Nineteen sixty-eight was the key time for the film to broaden its brush
and capture the period in all its complexity, explaining what happened
to SDS in that context. But exactly at that point the film narrows to the
issue of the Vietnam war; the only political debate alluded to is about
violence and how or whether to employ it. The words “capitalism” and “imperialism”
are never mentioned; Marxism is mentioned only twice and only in reference
to SDS being infiltrated by Marxist Leninist groups, “as it was similarly
infiltrated by the FBI.”
The only SDS faction discussed is the Weathermen, which turned to bombing
and armed propaganda. Even with this focus on those who went underground,
there is no mention of the SDS figures who joined the Black Liberation
Army and are now political prisoners: Kathy Boudin, Dave Gilbert, Linda
Evans, Susan Rosenberg, and Marilyn Buck. We never learn at all about the
outlook or practical work of the thousands of SDS members who neither turned
to small-group armed actions or dropped out of politics—the ones who threw
themselves into community and workplace organizing, built the 1970s international
solidarity movements, and played leading roles in the multi-front resistance
to the 1970s rise of the New Right.
Sadly, this failure to adequately analyze the post-1968 period is a common
affliction in treatments of the 1960s. It’s the rock on which the documentaries
Berkeley in the Sixties and Making Sense of the Sixties also crashed. All
these films take the easy road. The early 1960s is a deceptively easy and
inspirational story to tell, and that is the road the films take. So there
were hundreds of middle-class white people dedicated to peace and equality
battling arch reactionaries and liars. Good guys and bad guys were clear,
with the good guys having the moral high ground and remaining untouched
by difficult matters of ideology.
But as of 1968 (if not earlier) that vision was no longer sufficient. SDS
couldn’t just say that activists were betrayed by a government that didn’t
live up to its democratic ideals; in reality the entire origin story of
U.S. democracy was a lie. At the same time, developments in movements of
peoples of color had made organizing against racism more complex for white
activists. Unfortunately, these films do not deal with those challenges.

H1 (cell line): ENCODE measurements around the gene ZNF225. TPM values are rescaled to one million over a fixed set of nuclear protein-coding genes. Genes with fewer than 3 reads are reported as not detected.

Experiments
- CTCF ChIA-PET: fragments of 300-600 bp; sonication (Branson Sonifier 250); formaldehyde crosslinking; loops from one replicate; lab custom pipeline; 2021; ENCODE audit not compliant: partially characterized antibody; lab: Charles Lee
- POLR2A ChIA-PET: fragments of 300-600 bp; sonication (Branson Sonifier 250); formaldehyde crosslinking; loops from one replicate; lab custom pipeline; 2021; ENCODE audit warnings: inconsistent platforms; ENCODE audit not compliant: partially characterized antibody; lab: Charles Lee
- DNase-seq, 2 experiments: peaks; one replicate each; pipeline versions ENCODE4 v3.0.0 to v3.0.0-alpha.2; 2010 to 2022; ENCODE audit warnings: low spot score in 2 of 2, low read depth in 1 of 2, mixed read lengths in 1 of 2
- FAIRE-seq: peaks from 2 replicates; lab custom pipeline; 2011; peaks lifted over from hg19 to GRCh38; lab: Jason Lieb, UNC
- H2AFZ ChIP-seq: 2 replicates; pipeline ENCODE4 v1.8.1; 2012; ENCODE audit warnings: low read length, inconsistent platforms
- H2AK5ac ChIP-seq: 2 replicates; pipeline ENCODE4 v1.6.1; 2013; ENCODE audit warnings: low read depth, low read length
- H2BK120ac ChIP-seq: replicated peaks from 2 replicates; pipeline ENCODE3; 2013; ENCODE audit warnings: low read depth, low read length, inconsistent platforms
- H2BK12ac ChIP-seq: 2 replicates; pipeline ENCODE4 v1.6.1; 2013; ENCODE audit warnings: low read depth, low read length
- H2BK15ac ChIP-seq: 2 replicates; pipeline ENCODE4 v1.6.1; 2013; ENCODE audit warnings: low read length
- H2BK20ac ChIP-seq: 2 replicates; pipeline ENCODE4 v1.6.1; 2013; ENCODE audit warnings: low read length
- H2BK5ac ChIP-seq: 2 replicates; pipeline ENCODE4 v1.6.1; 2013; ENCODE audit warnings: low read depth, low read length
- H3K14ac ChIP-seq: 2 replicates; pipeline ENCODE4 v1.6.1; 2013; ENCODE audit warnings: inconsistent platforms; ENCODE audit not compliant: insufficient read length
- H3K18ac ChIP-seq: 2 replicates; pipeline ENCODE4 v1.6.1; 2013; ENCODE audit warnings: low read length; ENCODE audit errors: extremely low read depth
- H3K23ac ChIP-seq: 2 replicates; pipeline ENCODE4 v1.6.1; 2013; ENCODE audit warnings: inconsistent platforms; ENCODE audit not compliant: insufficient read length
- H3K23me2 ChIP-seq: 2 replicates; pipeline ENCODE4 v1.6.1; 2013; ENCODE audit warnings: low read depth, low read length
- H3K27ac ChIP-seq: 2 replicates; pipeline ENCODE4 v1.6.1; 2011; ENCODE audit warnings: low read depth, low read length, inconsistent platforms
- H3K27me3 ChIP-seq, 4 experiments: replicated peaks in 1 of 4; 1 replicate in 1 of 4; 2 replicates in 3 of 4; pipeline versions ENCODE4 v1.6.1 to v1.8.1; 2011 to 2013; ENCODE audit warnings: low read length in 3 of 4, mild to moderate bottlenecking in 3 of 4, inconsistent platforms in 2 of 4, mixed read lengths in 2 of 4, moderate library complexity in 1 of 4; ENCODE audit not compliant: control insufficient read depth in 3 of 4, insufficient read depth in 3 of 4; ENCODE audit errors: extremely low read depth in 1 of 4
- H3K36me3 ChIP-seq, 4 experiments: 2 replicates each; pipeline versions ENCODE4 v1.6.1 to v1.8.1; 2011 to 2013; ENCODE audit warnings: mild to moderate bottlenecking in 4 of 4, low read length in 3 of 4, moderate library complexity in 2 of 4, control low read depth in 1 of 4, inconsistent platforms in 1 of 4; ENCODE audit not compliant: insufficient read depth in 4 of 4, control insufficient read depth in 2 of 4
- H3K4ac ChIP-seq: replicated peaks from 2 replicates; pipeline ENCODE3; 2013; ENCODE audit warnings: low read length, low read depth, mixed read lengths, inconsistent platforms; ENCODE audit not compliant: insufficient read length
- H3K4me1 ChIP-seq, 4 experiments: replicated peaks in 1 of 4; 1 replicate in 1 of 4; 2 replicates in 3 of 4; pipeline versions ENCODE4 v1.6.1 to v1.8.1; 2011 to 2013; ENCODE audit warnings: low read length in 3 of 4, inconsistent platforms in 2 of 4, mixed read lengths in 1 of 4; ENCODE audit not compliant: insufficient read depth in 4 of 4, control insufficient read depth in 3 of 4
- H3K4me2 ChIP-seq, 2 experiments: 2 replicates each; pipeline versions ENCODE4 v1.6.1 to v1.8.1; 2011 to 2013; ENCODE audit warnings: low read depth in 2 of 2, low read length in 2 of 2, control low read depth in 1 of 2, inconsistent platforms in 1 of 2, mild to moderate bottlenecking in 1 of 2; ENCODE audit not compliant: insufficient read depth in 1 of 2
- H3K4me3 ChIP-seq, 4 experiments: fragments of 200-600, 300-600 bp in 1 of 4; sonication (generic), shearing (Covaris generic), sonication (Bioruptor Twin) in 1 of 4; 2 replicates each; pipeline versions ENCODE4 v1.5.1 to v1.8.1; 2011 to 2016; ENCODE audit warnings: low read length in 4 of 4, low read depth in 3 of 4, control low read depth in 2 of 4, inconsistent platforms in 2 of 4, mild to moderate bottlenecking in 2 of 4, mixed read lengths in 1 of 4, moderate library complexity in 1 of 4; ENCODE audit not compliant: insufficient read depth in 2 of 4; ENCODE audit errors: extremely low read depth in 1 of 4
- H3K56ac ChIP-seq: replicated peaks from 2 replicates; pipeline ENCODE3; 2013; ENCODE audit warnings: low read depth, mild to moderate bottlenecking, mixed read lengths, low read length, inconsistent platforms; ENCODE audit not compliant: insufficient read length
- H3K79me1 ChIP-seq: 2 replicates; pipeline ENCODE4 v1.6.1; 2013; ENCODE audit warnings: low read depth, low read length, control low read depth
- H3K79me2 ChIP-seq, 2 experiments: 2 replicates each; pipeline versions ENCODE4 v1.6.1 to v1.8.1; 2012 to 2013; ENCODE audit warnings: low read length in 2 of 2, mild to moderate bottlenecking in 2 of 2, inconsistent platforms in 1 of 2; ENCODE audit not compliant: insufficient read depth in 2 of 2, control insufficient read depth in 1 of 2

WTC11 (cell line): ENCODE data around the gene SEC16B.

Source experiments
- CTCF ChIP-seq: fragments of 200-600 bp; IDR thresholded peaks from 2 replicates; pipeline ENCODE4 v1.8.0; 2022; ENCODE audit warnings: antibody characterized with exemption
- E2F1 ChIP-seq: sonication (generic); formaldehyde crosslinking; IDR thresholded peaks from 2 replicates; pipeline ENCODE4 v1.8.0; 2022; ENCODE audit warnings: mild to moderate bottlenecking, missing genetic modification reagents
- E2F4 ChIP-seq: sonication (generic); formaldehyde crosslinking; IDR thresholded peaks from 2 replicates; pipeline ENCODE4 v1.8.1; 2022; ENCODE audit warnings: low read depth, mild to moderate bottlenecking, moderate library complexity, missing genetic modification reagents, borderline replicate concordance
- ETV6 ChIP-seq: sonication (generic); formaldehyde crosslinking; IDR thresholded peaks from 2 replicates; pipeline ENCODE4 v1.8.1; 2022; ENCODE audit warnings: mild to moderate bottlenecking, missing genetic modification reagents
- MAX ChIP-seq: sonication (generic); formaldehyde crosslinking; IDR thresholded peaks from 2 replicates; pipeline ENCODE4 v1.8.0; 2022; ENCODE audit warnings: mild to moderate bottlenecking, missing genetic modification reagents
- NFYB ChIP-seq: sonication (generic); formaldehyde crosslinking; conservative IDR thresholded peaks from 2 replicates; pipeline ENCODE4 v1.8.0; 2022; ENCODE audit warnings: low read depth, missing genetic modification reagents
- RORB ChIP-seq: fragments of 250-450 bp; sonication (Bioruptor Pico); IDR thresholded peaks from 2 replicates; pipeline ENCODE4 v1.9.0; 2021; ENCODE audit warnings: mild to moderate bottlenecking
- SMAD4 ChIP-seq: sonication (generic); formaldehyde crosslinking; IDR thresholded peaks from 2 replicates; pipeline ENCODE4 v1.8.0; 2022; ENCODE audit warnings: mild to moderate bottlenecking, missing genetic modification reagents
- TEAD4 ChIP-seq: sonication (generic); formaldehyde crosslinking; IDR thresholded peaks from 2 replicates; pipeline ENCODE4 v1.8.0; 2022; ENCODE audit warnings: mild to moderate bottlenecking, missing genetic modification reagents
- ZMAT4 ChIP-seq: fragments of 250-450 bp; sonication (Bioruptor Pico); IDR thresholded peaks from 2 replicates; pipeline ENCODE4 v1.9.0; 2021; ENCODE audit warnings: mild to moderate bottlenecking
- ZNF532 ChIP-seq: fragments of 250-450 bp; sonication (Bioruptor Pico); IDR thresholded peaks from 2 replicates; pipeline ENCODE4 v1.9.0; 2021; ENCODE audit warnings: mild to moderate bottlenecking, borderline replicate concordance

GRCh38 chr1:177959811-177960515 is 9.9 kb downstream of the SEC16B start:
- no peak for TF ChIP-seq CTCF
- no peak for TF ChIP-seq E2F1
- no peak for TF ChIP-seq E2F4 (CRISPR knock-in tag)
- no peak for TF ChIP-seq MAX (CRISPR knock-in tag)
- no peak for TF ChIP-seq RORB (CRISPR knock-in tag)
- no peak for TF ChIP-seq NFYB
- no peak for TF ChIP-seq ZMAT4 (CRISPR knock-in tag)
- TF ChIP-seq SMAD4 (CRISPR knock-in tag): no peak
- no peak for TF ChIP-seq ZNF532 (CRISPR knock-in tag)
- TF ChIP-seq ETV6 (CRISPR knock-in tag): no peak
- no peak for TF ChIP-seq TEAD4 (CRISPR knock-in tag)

In the case of Rebels with a Cause that limited perspective is linked to
a generational one. The interviewees and director Garvey all joined SDS
before 1967, most of them in the early 1960s. No SDS member whose main
experience was the late 1960s appears on screen. Surely the 1968 generation
would have offered a different view. So the principal message of Rebels
with a Cause remains “we were the good guys, we acted to save the soul
of America; we went a little nuts at the end, but have come back to our
senses and as older folks look back at that period fondly and are still
doing what we can to advance the cause of justice.”
The radical left in general has not yet developed or united around an in-depth
evaluation of that difficult post-1968 period. Yet probing that period
is essential to learning lessons for rebuilding a radical, multiracial,
anti- capitalist, anti-imperialist left. Failing to do so surrenders the
field to a sanitized, liberal evaluation of the crucial 1960s.
A new generation is struggling with how to combat capitalist globalization,
the links between the prison-industrial complex and corporate power, the
interconnections between class, race, gender and sexuality. It is also
struggling with internal weaknesses and organizational questions, from
sexism to sectarianism.
Pa’lante, Siempre, Pa’lante is a model documentary concerning the Young
Lords Party, which spearheaded the early 1970s Puerto Rican radical youth
movement (SDS leader Juan Gonzales, who also appears in Rebels, was a founder
of the Young Lords). That film sacrifices nothing in terms of the spirit,
flavor, the moral high ground, and the drama of the movement, but it delves
into strategic and ideological questions that the Young Lords confronted.
By doing so, it sets an example of courageously tackling questions that
confront organizers and activists—whether 1960’s veterans or younger folks
Max Elbaum, former member of SDS and activist today, is the author of Revolution
in the Air, a history of the late-1960’s radical movements (forthcoming
from Verso in 2001); Roxanne Dunbar Ortiz, a leading figure in the women’s
liberation movement and author of Red Dirt and a forthcoming 1960’s memoir,
Outlaw Woman, teaches Ethnic Studies and Women’s Studies at California
State University Hayward; Elizabeth Martinez, a Z columnist who has published
six books on social movements, worked on SNCC staff and in the Chicano
liberation movement in the 1960s; she now heads the Institute for MultiRacial